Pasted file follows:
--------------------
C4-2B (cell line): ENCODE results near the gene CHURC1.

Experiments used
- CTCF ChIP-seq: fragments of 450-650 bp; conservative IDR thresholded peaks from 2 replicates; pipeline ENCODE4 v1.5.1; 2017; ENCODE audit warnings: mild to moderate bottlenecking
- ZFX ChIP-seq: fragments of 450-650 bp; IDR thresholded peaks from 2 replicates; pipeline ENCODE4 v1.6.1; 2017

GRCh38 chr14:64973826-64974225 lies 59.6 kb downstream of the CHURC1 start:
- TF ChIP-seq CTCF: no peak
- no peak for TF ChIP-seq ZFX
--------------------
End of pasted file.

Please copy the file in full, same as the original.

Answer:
C4-2B (cell line): ENCODE results near the gene CHURC1.

Experiments used
- CTCF ChIP-seq: fragments of 450-650 bp; conservative IDR thresholded peaks from 2 replicates; pipeline ENCODE4 v1.5.1; 2017; ENCODE audit warnings: mild to moderate bottlenecking
- ZFX ChIP-seq: fragments of 450-650 bp; IDR thresholded peaks from 2 replicates; pipeline ENCODE4 v1.6.1; 2017

GRCh38 chr14:64973826-64974225 lies 59.6 kb downstream of the CHURC1 start:
- TF ChIP-seq CTCF: no peak
- no peak for TF ChIP-seq ZFX